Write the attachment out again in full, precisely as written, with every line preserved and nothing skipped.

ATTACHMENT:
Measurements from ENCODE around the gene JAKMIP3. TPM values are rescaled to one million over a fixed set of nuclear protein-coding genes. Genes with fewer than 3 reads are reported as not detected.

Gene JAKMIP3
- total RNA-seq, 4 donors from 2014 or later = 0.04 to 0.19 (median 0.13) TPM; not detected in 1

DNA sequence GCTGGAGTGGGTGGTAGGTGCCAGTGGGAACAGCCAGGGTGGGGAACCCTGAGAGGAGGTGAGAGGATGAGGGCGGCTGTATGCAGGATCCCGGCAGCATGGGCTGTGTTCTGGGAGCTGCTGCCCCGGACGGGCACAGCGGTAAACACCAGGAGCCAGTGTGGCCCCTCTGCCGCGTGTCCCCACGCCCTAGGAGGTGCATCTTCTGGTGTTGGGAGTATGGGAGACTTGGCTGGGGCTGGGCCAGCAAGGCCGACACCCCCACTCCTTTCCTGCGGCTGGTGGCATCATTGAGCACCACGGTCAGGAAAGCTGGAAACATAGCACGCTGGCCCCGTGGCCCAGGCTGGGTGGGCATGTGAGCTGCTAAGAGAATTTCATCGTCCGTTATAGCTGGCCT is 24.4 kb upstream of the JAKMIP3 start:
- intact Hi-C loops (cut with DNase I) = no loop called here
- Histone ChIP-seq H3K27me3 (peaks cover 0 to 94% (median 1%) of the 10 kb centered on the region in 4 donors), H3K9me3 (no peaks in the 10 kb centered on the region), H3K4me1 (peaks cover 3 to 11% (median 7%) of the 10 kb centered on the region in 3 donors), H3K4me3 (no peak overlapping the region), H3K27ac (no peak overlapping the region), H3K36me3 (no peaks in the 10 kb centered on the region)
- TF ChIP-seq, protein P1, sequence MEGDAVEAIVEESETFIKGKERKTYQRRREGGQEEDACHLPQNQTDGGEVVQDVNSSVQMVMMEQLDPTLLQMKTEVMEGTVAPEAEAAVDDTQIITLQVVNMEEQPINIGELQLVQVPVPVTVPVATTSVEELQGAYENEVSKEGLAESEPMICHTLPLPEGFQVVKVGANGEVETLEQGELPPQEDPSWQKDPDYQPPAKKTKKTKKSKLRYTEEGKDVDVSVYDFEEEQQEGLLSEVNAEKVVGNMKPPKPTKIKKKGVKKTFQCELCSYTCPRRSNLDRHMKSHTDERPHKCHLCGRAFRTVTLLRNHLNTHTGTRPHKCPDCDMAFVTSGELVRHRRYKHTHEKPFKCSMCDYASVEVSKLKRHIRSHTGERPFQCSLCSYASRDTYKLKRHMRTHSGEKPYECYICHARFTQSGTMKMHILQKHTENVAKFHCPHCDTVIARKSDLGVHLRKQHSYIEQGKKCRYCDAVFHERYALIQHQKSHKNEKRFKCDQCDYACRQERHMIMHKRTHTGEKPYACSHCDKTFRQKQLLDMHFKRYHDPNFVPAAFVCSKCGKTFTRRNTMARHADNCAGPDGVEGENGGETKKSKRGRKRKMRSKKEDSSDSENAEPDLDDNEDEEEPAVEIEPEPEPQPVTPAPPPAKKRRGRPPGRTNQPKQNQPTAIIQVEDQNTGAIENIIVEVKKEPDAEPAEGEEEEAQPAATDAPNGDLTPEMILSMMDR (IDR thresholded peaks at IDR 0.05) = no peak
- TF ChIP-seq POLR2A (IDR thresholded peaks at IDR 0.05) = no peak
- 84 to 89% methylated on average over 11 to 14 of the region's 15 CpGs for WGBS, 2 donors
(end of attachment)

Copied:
Measurements from ENCODE around the gene JAKMIP3. TPM values are rescaled to one million over a fixed set of nuclear protein-coding genes. Genes with fewer than 3 reads are reported as not detected.

Gene JAKMIP3
- total RNA-seq, 4 donors from 2014 or later = 0.04 to 0.19 (median 0.13) TPM; not detected in 1

DNA sequence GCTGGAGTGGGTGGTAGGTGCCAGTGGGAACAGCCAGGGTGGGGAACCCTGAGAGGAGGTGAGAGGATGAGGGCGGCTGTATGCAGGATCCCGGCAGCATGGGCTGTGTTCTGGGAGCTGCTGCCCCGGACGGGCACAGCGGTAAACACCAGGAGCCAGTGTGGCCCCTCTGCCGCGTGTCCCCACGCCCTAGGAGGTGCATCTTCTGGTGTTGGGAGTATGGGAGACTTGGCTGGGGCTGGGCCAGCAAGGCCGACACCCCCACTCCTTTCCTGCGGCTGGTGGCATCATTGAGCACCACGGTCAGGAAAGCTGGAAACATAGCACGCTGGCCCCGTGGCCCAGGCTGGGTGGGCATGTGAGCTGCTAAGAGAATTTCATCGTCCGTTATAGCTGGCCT is 24.4 kb upstream of the JAKMIP3 start:
- intact Hi-C loops (cut with DNase I) = no loop called here
- Histone ChIP-seq H3K27me3 (peaks cover 0 to 94% (median 1%) of the 10 kb centered on the region in 4 donors), H3K9me3 (no peaks in the 10 kb centered on the region), H3K4me1 (peaks cover 3 to 11% (median 7%) of the 10 kb centered on the region in 3 donors), H3K4me3 (no peak overlapping the region), H3K27ac (no peak overlapping the region), H3K36me3 (no peaks in the 10 kb centered on the region)
- TF ChIP-seq, protein P1, sequence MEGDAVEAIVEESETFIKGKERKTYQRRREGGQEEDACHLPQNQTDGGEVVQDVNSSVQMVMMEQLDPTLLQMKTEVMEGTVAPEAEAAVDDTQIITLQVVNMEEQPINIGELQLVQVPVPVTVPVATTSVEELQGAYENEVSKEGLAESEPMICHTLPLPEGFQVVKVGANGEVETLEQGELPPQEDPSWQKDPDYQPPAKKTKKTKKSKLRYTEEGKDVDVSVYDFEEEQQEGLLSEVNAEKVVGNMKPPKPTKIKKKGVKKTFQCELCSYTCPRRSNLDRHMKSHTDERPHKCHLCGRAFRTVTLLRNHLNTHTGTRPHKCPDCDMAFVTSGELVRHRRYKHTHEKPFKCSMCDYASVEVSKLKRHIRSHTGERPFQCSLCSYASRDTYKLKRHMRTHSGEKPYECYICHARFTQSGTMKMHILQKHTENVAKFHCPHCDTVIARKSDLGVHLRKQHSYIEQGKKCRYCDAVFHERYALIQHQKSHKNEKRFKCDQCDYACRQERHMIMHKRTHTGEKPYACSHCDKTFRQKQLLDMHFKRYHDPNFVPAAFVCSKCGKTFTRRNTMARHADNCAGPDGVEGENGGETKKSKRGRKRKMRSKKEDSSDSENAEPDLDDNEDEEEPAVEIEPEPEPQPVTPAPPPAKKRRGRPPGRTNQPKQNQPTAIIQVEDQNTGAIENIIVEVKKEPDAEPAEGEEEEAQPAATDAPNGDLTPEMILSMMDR (IDR thresholded peaks at IDR 0.05) = no peak
- TF ChIP-seq POLR2A (IDR thresholded peaks at IDR 0.05) = no peak
- 84 to 89% methylated on average over 11 to 14 of the region's 15 CpGs for WGBS, 2 donors